by Matt Wright
“I feel like the luckiest Dad in the world.” That’s what Lakeland resident Chris Hughes messaged me while sitting in his hotel room last week in Scotland.
Chris, and his son Andrew Hughes, were on a father and son golf trip to play some of the world’s most historic golf courses in Scotland, including the birthplace of golf, St. Andrews Golf Club. While playing one of those famous courses, Royal Troon Golf Club, Chris and Andrew had a chance encounter with one of the most famous golf players in the history of the game, Gary Player.
Gary Player, who is 87 years old and known as the “Black Knight” for always wearing black on the golf course is considered one of the ten best players of all time and he just happened to be in the locker room at Royal Troon that day. Flabbergasted that a living legend was in the same locker room, Mr. Hughes decided to introduce himself to the South African golfer. “I quickly introduced myself and shook his hand and he and I chit chatted about Memphis and his experiences at the St Jude (golf tournament) many years ago. Then in walks Andrew so I introduce Andrew to Gary, and he immediately starts talking to Drew about his game,” he said. Mr. Hughes said Player asked Andrew about his golf handicap, how often he practices, what’s his weakness and more. “It was rapid fire questions. Then he showed him some swing thoughts in the locker room. It was just good fun and nothing too detailed. Then we wished each other well and walked out of the locker room.” Mr. Hughes and Andrew left the locker room thinking what a memory they had just made. But that memory was about to become even more amazing.
“15 minutes later, Drew and I are chipping and putting in the practice area. Gary Player and his entourage walk out and then a bunch of people started chatting up the Black Night! A minute goes by and Player sees Drew putting. He walks up to him, and he says Andrew let me see you putt. He remembered his name which was cool in and of itself,” the proud father said. Mr. Player watched Andrew putt and started to give instructions and tips to improve his putting. “It was simply awesome to watch. Luckily, I videoed a few of their interactions, but mostly I just watched them talk about putting.” He said Gary Player also spent time giving the young Lakeland golfer nutrition advice and exercise advice. “(Player) starts talking about how he (Andrew) owes it to God to feed his body (Player calling it God’s Temple) with good food and exercise,” Mr. Hughes said.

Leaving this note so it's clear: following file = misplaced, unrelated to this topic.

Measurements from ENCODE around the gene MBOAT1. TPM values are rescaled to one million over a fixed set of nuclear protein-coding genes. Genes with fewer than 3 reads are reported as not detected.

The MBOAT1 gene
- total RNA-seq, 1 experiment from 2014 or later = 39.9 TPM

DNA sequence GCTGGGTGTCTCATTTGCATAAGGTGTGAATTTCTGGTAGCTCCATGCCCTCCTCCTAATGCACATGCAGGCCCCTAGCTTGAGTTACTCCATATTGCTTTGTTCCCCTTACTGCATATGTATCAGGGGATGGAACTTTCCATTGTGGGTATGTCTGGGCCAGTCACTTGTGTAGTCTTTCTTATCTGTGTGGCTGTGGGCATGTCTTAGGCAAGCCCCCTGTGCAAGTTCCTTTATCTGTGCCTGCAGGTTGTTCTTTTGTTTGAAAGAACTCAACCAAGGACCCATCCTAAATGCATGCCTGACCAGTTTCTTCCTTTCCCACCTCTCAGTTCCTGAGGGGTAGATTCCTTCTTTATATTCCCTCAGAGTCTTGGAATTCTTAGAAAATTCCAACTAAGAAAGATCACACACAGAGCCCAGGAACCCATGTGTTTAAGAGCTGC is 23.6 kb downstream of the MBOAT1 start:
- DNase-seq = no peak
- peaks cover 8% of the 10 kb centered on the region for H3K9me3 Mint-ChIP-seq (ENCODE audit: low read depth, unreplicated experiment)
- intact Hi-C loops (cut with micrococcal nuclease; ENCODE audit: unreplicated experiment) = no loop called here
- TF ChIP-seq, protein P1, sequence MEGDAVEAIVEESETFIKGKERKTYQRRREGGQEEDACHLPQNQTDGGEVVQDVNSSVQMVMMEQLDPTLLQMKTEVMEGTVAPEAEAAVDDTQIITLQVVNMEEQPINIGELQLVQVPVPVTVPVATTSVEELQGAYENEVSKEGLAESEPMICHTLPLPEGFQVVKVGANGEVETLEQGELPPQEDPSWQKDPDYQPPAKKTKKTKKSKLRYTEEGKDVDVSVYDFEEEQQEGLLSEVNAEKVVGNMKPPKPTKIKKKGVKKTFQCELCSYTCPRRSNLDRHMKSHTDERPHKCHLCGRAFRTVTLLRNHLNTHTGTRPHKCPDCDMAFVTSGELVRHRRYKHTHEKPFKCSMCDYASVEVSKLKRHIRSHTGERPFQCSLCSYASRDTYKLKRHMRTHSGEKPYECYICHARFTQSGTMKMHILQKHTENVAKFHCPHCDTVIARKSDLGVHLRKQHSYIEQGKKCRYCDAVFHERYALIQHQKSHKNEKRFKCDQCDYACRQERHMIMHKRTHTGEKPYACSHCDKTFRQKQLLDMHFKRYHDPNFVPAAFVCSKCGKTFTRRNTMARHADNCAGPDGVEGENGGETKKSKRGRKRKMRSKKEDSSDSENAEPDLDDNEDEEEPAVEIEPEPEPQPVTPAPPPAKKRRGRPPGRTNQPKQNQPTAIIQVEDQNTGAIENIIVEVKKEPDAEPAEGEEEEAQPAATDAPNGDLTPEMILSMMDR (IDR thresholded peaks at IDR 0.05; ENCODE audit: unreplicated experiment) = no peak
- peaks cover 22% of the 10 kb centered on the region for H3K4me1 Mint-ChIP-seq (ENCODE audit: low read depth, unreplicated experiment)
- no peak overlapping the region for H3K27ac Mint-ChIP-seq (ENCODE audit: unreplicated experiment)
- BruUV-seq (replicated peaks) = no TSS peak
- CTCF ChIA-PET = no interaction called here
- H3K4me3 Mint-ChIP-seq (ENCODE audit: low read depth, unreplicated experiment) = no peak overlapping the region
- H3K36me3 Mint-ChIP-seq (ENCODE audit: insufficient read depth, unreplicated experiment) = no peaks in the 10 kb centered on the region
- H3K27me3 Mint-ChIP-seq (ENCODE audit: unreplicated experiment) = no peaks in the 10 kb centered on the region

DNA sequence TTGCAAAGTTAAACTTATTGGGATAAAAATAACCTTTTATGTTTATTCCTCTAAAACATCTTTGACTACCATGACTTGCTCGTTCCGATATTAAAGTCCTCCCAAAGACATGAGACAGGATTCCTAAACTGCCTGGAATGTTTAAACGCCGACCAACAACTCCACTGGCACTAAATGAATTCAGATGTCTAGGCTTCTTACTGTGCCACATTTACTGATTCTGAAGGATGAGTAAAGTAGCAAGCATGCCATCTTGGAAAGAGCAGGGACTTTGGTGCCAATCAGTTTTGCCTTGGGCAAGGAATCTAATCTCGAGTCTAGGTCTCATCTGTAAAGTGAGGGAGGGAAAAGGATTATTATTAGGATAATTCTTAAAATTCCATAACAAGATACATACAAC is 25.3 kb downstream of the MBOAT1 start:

Mr. Hughes said Gary Player was down to earth and humble even asking about Chris’ life. “He started talking to me about my business (Orthopedics) and he was fascinated about the company I started. He then showed me his recent scars from melanoma resections and how important sun screen is. He then lectured Drew about sunscreen,” Chris said.
The trip, which had been planned for a long time, was a tradition for Mr. Hughes who took his three daughters to Paris when they were teenagers. He joked that he told Andrew, who will be a junior at Briarcrest Chistian School this fall, he could take his future wife to Paris one day so they should just go play golf. “The whole experience was just so unreal. Here we are, a random father and son on a golf trip and bam, Gary Player is part of it,” he said.
“This is my fourth trip with my 4 kiddos and I feel like the luckiest Dad ever to pull these off,” he said as he signed off from Scottland looking forward to another day of creating some unforgettable golf memories.